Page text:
Technology and Distraction

A generation or two ago, there was big controversy over television. Television was shortening our attention spans, and grave results were predicted by educators and psychologists.

By the time infrared remotes appeared in our hands, "channel surfing" became a great way to expedite the process. Didn't like this scene in a movie? Click around a bit, maybe there's something else on one of the other 500 channels!

(Note: In the olden-pre-remote-days, sometimes you'd be too tired or lazy to actually get up and walk over to the TV, so you just suffered through the boring parts or the commercials. What fortitude our technological ancestors had!)

Today I stumbled across this interesting post that resonated with some of my thoughts on this topic:

http://joekraus.com/were-creating-a-culture-of-distraction

The "always on" nature of our digital lives distracts us and turns us into addicted "slot-machine players" who are constantly hoping to get some kind of information fix from our computers and phones. Our brains lose their ability to rest, be bored, and be creative. Instead, we're constantly craving digital stimulation.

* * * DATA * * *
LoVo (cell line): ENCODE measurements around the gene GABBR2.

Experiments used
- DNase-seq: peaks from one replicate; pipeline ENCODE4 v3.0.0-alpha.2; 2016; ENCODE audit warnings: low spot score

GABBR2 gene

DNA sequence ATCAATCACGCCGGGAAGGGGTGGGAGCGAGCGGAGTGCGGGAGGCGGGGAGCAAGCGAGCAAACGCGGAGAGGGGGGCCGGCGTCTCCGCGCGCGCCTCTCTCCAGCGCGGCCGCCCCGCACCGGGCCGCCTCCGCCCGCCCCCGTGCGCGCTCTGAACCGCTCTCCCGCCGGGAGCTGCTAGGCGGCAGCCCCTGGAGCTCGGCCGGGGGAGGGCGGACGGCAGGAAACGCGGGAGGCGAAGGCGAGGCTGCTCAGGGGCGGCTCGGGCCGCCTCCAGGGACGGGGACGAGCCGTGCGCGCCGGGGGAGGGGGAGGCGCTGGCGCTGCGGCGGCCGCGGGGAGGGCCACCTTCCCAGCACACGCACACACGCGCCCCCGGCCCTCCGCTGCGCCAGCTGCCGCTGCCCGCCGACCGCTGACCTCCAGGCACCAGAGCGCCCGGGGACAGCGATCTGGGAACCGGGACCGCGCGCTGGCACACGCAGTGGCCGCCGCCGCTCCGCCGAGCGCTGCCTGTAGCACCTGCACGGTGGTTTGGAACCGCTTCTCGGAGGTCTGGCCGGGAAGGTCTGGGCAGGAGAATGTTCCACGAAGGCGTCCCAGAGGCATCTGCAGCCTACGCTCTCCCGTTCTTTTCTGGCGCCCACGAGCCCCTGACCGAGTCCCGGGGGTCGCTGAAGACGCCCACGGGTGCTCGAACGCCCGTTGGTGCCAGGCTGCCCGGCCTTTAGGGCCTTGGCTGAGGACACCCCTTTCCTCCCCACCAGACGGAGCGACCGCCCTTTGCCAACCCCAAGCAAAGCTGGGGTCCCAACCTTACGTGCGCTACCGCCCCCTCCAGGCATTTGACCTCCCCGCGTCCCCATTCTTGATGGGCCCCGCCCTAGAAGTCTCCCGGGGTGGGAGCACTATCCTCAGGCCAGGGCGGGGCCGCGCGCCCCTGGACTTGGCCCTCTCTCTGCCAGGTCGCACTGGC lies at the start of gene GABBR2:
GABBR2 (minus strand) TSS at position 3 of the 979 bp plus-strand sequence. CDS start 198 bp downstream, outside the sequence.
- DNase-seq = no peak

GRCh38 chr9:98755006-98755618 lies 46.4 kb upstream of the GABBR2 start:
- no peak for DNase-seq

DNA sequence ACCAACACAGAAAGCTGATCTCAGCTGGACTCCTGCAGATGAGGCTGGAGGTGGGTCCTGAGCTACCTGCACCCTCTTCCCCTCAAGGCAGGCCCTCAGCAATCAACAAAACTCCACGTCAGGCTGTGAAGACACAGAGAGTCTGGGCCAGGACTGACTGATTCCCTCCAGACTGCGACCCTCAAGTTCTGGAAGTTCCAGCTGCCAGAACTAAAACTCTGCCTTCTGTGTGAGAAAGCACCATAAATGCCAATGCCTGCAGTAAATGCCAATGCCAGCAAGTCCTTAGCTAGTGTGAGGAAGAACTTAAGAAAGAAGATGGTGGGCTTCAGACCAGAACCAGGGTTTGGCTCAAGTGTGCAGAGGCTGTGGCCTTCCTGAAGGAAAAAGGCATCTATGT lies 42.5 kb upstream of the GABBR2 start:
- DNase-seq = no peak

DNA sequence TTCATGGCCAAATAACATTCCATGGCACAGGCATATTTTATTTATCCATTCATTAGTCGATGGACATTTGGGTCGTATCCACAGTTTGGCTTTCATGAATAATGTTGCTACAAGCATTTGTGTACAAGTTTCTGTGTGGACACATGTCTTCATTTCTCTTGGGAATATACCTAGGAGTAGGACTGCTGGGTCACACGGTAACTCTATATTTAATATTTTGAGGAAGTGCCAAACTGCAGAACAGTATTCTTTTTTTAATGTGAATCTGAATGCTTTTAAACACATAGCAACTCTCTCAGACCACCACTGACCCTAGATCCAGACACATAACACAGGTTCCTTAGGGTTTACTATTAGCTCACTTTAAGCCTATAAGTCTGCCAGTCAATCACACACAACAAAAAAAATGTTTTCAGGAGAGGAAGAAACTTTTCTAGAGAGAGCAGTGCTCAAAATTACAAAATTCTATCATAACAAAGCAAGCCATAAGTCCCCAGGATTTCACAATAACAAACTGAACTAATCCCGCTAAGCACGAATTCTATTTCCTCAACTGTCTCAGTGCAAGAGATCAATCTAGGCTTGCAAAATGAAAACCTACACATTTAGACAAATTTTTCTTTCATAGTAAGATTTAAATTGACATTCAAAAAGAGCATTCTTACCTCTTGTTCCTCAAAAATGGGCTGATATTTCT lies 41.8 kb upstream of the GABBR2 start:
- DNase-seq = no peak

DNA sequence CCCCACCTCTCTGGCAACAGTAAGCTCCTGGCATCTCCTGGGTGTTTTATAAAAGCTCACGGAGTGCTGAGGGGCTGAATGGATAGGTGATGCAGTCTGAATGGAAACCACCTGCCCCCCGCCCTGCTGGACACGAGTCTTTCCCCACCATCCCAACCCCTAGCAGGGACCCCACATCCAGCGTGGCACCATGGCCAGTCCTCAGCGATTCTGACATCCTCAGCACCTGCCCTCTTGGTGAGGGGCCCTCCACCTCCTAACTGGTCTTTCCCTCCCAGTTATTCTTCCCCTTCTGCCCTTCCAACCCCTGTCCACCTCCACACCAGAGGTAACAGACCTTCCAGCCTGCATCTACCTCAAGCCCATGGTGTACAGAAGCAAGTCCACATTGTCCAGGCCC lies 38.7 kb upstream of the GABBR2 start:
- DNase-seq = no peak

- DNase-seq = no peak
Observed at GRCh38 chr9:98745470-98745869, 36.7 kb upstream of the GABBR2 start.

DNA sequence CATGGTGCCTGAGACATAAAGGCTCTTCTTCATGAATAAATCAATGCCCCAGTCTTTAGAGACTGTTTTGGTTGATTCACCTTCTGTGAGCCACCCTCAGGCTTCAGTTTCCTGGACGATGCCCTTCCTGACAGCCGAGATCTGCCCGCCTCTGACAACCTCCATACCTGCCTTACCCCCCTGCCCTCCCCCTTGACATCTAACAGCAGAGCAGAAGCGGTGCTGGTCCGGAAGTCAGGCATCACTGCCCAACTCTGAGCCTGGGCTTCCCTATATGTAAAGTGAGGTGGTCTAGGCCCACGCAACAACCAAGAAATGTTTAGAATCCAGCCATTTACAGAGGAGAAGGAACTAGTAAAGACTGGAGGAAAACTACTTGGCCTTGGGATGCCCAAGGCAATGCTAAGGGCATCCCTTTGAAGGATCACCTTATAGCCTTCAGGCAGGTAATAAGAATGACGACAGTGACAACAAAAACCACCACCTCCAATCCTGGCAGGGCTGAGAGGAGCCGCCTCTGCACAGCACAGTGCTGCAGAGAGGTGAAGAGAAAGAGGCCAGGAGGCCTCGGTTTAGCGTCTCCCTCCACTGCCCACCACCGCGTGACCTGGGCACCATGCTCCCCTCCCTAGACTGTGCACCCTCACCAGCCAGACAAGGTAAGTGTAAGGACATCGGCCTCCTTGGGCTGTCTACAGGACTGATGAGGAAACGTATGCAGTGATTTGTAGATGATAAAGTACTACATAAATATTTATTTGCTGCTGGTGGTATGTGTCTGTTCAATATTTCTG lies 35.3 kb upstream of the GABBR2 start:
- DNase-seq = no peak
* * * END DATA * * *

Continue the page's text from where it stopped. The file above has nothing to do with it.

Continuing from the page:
Worse, it affects our interpersonal relationships:

"We are lonely but fearful of intimacy. Digital connections offer the illusion of companionship without the demands of friendship. We expect more from technology and less from each other".

And here:

"There is something more important than you and it's not here in this room."

Constant distraction and entertainment are the enemies of clear, deliberate thought, AND they ruin our ability to relate to one another ("hang on, I gotta take this call.")

And talk about our attention span...Concepts and ideas that require patient explanation are destined to wither away and be cast off as irrelevant in such a world. How could it be otherwise?

Imagine a world where people are able to turn off their phones and spend two uninterrupted hours studying Scripture, or navigating Christian Dogmatics? Where does one find the time to practice endless hours of boring scales and etudes?

In a world where people cannot be bothered to do these things, what happens?

What kind of Theology appears in the place of such difficult reasoning?

What kind of Music is played by people with no time or patience to practice?

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